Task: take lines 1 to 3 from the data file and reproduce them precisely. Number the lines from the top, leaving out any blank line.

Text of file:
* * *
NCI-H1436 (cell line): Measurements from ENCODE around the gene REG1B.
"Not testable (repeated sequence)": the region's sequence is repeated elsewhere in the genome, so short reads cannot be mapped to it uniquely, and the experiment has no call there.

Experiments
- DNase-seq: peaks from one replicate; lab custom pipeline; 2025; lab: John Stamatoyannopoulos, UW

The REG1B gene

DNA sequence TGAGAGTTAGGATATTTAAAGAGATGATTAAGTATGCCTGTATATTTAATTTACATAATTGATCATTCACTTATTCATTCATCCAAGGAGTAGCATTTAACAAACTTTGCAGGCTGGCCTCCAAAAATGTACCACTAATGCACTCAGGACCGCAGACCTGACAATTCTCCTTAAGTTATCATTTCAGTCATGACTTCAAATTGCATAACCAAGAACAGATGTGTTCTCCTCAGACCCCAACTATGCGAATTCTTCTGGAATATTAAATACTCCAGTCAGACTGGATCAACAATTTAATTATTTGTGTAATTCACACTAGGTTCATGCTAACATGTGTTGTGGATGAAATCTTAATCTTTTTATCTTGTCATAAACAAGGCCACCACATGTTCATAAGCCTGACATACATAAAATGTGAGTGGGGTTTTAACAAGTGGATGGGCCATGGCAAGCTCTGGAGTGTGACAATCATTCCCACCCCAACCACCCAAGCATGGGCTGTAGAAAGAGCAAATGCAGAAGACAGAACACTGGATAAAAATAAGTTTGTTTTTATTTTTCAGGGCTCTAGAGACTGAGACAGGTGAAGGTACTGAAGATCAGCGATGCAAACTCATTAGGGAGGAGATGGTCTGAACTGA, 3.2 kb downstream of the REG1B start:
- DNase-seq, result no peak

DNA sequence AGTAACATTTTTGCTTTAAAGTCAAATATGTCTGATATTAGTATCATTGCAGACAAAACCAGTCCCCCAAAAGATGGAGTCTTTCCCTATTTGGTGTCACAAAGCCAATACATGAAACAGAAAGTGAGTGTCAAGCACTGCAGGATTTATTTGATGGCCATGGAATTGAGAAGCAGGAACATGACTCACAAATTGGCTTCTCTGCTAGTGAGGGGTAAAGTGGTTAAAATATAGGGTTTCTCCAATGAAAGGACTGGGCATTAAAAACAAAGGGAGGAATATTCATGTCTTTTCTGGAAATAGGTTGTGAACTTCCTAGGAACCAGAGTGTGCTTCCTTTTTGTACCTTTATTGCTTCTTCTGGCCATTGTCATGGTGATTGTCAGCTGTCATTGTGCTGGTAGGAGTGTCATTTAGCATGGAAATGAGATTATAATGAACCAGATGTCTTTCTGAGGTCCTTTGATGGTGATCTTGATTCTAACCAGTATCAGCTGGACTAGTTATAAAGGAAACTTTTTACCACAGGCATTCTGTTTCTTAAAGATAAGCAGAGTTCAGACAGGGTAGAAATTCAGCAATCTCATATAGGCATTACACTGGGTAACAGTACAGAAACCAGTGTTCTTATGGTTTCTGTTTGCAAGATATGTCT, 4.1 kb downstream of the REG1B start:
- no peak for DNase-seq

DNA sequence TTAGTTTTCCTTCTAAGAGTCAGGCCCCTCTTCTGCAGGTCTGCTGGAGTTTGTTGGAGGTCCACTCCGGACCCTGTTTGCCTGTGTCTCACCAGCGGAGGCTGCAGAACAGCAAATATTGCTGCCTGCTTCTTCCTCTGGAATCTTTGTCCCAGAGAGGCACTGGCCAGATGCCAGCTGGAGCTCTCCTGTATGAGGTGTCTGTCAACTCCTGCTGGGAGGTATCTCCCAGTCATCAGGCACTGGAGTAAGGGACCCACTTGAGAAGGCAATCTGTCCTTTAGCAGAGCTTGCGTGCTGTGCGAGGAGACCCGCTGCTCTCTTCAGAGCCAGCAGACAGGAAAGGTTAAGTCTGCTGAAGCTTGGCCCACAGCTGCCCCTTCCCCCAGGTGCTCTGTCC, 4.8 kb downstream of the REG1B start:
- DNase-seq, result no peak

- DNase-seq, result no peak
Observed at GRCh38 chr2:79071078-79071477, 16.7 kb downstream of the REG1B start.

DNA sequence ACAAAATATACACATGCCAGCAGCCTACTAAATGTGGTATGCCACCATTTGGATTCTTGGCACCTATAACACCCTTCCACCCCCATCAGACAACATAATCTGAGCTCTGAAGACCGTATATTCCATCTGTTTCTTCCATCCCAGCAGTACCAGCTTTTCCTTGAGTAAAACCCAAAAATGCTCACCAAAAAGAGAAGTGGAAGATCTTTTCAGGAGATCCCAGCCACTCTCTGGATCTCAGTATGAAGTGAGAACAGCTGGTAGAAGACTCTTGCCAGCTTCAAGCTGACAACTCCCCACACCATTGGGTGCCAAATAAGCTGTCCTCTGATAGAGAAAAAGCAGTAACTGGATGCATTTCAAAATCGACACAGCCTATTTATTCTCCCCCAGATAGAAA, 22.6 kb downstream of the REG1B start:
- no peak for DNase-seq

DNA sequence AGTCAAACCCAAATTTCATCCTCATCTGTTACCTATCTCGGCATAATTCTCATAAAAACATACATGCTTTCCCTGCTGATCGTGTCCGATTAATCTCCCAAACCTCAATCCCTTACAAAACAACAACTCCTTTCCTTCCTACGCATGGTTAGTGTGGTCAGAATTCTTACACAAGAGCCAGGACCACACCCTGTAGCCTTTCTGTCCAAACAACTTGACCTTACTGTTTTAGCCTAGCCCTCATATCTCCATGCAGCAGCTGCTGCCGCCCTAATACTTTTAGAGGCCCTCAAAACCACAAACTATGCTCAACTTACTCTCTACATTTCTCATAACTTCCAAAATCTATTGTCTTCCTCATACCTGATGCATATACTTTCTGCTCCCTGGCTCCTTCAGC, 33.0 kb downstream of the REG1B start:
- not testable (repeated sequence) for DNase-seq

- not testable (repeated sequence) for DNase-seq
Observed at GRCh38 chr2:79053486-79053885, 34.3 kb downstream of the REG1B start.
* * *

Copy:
NCI-H1436 (cell line): Measurements from ENCODE around the gene REG1B.
"Not testable (repeated sequence)": the region's sequence is repeated elsewhere in the genome, so short reads cannot be mapped to it uniquely, and the experiment has no call there.

Experiments